This section is from "The Horticulturist, And Journal Of Rural Art And Rural Taste", by P. Barry, A. J. Downing, J. Jay Smith, Peter B. Mead, F. W. Woodward, Henry T. Williams. Also available from Amazon: Horticulturist and Journal of Rural Art and Rural Taste.
WHEREAs the American Pomological Society, at its last session, accepted the invitation of the Massachusetts Horticultural Society, to hold its Quarter Centennial Celebration, and Biennial Session, in the city of Boston, in 1873;
Therefore, in conformity with said acceptance, the undersigned gives notice that the Fourteenth Session of this National Association will be held in the Hall of the Massachusetts Horticultural Society, Tremont street, in Boston, commencing Wednesday, September 10,1873, at 10 o'clock a. m., and continue for three days.
All Horticultural, Pomological, Agricultural, and other kindred associations, in the United States and British Provinces, are invited to send delegations, as large as they may deem expedient, and all persons interested in the cultivation of fruits, are invited to be present and take seats in the Convention.
The coming session will be especially interesting, commemorating, as it will, the termination of the first quarter of a century of the existence of the Society, and it is believed, will be one of the most important and useful that the Society has ever held. On this occasion there will be brought together the best cultivators and fruits of our widely extended country, when may be examined and compared, the fruits, not only of the cooler climes of the North, but of the South, the West, and the Pacific Slope. It is therefore very desirable that every state, territory, and province of America should be fully and ably represented in this convention, thereby promoting the advancement of one of the great resources of our national wealth - the extension and perpetuation of the amicable and social relations which have heretofore existed among the members of the Society - and the diffusion throughout the land, of our deliberations, for the benefit of our constantly expanding territory.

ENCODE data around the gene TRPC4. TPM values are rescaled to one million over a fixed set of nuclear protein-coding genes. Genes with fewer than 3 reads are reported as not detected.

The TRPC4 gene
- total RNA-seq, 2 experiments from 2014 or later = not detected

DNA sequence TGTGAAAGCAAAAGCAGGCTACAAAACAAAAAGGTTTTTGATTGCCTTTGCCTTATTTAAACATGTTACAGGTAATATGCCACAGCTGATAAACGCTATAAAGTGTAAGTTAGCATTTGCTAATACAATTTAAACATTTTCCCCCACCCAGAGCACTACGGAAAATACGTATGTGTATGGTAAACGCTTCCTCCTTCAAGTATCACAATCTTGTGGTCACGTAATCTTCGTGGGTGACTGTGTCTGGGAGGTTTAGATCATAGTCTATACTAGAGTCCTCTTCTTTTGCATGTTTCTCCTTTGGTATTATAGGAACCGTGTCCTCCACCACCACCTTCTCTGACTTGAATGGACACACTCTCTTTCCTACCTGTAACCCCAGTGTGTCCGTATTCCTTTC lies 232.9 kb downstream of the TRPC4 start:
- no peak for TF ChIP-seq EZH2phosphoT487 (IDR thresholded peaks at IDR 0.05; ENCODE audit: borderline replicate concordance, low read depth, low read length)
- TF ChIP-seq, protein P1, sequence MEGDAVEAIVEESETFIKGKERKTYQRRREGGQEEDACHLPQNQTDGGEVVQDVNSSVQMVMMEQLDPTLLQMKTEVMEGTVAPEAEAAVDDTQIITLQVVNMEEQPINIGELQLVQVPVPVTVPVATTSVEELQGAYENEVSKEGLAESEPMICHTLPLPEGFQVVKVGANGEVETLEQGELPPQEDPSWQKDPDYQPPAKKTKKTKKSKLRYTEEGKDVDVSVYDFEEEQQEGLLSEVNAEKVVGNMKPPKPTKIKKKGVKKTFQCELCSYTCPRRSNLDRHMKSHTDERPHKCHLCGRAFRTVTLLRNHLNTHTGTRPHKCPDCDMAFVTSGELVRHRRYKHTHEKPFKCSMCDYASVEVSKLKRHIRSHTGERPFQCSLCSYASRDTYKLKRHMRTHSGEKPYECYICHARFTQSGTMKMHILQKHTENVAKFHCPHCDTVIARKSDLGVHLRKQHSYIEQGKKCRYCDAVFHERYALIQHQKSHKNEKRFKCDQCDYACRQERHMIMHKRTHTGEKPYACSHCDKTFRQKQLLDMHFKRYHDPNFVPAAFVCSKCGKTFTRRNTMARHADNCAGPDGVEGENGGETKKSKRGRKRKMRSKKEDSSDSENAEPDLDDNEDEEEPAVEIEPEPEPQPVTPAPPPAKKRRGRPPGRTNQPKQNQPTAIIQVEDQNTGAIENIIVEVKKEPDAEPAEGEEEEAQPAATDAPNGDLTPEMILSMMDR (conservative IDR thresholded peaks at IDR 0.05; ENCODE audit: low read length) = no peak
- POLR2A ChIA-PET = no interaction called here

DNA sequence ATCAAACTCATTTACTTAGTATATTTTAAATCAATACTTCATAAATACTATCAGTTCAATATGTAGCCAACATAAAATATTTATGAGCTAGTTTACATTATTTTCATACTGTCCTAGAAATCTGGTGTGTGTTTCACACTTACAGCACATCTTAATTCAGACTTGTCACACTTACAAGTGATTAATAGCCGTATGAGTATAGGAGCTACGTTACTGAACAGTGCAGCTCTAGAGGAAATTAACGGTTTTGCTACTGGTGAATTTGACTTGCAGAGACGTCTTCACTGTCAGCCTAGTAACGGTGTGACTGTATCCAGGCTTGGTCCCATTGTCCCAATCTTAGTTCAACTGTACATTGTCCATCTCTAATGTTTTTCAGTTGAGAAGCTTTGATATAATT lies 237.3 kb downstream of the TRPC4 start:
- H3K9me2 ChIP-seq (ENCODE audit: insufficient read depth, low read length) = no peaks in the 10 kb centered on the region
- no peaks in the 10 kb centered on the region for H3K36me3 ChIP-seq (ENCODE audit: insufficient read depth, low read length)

* It is therefore hoped that there will be a full attendance of Delegates from all quarters of our country, thereby stimulating more extensive cultivation by the concentrated information and experience of cultivators, and aiding the Society in perfecting its catalogue of fruits. This will be one of the prominent subjects which will come before the Society, and we therefore respectfully urge the various State and Local Committees which have not already responded to the circulars of P. Barry (Chairman of the General Fruit Committee, Rochester, N. Y.), to do so, with such information and lists of fruits as may aid in determining what varieties are best adapted to their several localities.
At this session the Society will appoint the place for its next meeting, and also decide what action it will take on the invitation to participate in the. International Exhibition at the Centennial Celebration of 1876, in Philadelphia, and it is respectfully requested that members come prepared to express their opinions in regard to this subject.
Arrangements will be made with Hotels, and as far as possible with the various railroads, terminating in Boston, for a reduction of fare, and of which notice will be given in a future circular. Similar arrangements can undoubtedly be made by the various delegations, with roads in their localities.
Members and Delegates are requested to contribute specimens of the fruits of their respective districts, and to communicate in regard to them whatever may aid in promoting the objects of the Society and the science of American Pomology. Each contributor is requested to prepare a complete list of his collection, and to present the same with his fruits, that a report of all the varieties entered, may be submitted to the meeting as early as practicable.
An increased interest will be given to the occasion by the Grand Exhibition of Plants and Flowers by the Massachusetts Horticultural Society, which will occur at the same time.
Packages of Fruits, with the name of the contributor, may be addressed as follows: "American Pomologieal Society," care of E. W. Buswell, Massachusetts Horticultural Society, Boston.
All persons desirous of becoming members can remit the fee to Thomas P. James, Esq., Treasurer, Cambridge, Mass. Life Membership, twenty dollars; Biennial, four dollars.
Boston, Mass. Marshall P. Wilder, President.